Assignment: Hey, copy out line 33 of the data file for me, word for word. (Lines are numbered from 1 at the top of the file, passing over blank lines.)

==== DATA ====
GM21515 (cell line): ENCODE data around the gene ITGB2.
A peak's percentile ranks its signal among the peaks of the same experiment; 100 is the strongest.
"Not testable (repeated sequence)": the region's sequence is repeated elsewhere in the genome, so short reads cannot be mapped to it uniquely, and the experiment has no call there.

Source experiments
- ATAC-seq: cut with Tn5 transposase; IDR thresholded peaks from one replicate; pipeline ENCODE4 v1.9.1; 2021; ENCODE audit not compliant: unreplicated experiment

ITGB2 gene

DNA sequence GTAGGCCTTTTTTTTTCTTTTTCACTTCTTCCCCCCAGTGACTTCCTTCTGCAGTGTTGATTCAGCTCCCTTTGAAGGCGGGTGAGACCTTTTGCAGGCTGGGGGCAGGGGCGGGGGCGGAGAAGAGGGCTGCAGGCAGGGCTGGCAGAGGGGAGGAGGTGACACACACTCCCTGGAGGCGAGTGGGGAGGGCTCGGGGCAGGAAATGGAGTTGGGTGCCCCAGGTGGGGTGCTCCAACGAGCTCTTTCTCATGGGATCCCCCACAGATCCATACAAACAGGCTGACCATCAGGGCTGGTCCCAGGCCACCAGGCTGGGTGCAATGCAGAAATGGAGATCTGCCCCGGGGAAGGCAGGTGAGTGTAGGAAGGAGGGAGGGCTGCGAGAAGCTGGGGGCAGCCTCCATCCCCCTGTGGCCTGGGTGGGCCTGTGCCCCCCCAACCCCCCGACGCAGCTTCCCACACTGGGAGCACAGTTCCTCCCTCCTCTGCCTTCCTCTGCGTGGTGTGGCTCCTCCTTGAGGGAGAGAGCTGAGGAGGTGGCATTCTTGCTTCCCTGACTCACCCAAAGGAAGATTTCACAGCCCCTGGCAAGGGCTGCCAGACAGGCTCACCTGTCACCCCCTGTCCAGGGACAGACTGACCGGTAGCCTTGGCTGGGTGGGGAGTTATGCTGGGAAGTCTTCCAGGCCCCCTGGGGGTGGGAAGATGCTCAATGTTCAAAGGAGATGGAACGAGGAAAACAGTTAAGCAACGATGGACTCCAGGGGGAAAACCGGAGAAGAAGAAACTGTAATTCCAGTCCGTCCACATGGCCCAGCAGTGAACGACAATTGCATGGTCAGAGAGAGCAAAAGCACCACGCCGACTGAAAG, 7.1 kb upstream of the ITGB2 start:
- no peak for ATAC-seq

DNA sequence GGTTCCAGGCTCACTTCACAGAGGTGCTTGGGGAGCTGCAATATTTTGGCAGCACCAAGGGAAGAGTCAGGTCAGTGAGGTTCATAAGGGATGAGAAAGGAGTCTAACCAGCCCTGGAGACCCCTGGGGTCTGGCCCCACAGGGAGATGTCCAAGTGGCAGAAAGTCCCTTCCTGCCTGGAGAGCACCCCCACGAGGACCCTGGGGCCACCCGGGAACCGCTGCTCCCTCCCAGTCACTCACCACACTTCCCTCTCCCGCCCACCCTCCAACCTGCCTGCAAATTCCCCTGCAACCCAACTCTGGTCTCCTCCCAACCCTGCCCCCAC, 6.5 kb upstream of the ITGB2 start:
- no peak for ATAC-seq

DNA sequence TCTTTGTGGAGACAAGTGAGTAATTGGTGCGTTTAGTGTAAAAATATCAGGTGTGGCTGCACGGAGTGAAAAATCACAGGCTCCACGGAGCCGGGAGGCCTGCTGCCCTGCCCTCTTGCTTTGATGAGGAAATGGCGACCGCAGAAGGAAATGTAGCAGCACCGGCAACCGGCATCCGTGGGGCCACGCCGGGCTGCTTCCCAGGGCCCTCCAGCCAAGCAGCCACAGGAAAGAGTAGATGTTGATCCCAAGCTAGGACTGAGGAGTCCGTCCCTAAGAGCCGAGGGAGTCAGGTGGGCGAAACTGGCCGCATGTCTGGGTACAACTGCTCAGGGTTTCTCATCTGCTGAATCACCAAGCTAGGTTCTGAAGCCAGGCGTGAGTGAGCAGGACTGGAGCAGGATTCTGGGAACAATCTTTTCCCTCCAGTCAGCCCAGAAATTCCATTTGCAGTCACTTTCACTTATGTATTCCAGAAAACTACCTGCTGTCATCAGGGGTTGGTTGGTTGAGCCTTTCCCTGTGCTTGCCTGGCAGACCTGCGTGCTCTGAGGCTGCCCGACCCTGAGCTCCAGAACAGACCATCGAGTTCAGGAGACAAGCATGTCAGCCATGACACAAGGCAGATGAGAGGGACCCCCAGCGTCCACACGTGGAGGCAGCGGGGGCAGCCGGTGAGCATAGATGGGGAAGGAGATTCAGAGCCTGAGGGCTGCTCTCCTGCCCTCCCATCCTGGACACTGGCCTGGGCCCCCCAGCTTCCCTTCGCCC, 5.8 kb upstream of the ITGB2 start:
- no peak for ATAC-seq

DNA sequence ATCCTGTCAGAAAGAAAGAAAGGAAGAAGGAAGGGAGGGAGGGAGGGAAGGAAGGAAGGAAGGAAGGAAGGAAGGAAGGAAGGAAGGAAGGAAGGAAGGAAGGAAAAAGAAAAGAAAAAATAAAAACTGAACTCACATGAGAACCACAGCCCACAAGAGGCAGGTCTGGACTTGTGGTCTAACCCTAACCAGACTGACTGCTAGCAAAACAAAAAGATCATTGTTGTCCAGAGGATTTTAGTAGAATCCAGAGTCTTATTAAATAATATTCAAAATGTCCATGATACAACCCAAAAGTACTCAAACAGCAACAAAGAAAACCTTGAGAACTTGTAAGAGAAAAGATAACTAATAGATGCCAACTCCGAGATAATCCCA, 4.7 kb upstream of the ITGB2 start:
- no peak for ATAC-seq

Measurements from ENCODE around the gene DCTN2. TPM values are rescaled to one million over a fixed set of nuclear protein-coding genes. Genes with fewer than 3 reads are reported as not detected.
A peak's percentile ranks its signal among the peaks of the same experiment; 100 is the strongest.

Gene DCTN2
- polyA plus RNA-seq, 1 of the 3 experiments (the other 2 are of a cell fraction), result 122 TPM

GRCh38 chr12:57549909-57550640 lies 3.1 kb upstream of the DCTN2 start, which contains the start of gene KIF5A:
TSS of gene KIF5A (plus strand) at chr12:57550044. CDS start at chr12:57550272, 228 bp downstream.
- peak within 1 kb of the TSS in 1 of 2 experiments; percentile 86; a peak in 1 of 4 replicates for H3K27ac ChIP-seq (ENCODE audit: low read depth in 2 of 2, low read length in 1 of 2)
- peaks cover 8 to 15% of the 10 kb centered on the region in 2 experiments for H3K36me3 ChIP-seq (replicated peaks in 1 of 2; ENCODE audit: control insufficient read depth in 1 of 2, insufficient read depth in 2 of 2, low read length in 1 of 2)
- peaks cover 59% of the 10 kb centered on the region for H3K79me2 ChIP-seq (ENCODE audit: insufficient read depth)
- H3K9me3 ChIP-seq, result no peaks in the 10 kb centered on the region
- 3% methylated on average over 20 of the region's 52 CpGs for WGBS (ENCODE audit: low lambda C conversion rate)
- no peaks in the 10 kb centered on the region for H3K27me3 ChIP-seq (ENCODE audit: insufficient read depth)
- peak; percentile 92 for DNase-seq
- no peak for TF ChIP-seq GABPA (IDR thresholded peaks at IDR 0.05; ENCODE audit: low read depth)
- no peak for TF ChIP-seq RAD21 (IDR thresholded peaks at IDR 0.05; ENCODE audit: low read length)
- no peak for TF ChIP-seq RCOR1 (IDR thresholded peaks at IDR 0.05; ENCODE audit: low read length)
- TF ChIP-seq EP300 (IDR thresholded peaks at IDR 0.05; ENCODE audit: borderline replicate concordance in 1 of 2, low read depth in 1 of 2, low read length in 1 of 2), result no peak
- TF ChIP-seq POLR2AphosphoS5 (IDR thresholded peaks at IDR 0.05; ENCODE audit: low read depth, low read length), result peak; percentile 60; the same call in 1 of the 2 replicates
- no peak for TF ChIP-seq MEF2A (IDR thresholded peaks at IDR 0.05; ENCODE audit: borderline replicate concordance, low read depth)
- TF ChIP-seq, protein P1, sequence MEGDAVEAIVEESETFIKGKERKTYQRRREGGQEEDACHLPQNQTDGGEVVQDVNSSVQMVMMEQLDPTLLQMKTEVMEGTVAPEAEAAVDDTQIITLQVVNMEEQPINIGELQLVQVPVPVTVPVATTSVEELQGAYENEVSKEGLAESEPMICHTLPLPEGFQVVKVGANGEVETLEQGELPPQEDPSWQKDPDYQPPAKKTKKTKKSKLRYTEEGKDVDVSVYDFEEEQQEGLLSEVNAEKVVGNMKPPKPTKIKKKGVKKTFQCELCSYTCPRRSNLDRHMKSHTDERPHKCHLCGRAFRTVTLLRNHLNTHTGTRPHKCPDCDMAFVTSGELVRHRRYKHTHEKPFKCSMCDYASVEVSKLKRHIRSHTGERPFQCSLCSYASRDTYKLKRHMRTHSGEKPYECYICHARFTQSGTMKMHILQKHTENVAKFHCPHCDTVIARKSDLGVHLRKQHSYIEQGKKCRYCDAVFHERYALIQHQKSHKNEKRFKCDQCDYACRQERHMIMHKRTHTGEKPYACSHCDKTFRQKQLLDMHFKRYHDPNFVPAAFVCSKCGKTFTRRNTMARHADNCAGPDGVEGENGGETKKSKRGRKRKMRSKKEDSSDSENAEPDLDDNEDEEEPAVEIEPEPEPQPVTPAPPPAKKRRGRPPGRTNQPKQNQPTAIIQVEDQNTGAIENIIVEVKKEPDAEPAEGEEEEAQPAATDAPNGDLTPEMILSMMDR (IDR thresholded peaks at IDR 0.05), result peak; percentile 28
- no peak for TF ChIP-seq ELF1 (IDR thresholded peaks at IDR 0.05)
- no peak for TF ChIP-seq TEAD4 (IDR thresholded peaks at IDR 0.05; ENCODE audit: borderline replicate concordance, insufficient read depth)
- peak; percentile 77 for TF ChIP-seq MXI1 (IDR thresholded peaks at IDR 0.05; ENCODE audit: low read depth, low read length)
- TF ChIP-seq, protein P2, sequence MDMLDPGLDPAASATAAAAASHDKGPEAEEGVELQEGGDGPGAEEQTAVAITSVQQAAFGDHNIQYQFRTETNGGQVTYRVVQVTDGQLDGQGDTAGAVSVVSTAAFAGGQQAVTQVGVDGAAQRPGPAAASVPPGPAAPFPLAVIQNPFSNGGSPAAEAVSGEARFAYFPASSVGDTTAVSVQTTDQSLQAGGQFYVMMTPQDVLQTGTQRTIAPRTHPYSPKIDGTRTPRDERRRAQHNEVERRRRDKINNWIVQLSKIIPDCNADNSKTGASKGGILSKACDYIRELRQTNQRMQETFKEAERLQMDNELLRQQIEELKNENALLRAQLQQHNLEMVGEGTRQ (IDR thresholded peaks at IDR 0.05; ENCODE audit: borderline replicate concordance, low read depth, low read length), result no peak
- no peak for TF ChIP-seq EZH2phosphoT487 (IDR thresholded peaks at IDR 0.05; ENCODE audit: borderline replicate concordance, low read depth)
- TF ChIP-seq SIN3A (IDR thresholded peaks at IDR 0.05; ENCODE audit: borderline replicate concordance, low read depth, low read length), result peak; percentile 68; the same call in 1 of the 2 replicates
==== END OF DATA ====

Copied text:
- no peak for TF ChIP-seq MEF2A (IDR thresholded peaks at IDR 0.05; ENCODE audit: borderline replicate concordance, low read depth)